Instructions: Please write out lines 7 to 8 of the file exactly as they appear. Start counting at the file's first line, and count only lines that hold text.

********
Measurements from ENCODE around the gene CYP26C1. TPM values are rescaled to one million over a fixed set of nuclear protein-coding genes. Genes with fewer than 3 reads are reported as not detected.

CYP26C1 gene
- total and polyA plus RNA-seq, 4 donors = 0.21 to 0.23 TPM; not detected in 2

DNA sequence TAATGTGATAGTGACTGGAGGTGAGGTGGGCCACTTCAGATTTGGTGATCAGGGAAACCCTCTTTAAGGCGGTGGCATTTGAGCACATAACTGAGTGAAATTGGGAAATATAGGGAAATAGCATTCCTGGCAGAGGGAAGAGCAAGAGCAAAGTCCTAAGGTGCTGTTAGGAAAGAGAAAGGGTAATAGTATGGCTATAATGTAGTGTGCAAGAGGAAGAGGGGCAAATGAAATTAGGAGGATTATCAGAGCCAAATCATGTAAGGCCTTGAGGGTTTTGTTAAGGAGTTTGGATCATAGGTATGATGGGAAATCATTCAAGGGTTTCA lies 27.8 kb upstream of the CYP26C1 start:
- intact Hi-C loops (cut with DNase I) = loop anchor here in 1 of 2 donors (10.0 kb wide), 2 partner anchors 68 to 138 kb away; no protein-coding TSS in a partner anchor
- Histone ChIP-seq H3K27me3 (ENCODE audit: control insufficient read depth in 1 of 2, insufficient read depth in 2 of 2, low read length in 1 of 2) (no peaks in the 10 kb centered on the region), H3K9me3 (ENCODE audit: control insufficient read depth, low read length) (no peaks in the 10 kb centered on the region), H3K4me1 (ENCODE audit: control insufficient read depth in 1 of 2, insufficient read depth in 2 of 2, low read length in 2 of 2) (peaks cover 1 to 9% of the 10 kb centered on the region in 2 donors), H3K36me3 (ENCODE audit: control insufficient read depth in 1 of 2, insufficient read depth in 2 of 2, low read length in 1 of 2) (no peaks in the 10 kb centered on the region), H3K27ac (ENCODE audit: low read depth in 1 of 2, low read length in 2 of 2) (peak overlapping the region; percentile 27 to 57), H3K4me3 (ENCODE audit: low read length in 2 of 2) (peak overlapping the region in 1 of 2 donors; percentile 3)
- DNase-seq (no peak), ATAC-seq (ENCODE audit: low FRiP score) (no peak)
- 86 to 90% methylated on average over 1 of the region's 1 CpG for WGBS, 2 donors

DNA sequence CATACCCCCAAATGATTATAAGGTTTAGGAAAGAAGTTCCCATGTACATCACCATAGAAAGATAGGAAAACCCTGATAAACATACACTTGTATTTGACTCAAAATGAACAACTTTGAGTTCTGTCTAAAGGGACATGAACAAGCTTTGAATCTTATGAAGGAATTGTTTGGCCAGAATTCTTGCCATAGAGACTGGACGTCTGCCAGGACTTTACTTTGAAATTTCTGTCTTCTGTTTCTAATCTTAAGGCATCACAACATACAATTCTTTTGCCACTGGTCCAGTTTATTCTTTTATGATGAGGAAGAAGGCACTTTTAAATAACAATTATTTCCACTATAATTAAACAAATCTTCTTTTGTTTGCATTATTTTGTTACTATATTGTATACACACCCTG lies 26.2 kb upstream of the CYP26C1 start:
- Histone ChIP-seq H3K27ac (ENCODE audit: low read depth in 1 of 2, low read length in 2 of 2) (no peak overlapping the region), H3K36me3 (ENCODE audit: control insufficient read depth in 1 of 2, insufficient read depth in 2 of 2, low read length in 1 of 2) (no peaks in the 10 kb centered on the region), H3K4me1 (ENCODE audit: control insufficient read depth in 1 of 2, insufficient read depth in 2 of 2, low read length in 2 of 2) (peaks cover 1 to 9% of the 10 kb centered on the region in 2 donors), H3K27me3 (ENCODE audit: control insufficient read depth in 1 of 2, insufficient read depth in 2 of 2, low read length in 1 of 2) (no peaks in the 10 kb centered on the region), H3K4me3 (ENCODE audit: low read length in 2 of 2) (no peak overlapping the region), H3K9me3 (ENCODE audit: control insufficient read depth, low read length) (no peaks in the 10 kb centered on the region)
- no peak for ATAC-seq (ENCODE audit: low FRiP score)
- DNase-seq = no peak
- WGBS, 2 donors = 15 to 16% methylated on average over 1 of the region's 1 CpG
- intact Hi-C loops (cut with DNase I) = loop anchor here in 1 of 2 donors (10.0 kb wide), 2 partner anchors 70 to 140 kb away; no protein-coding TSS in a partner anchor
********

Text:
- DNase-seq (no peak), ATAC-seq (ENCODE audit: low FRiP score) (no peak)
- 86 to 90% methylated on average over 1 of the region's 1 CpG for WGBS, 2 donors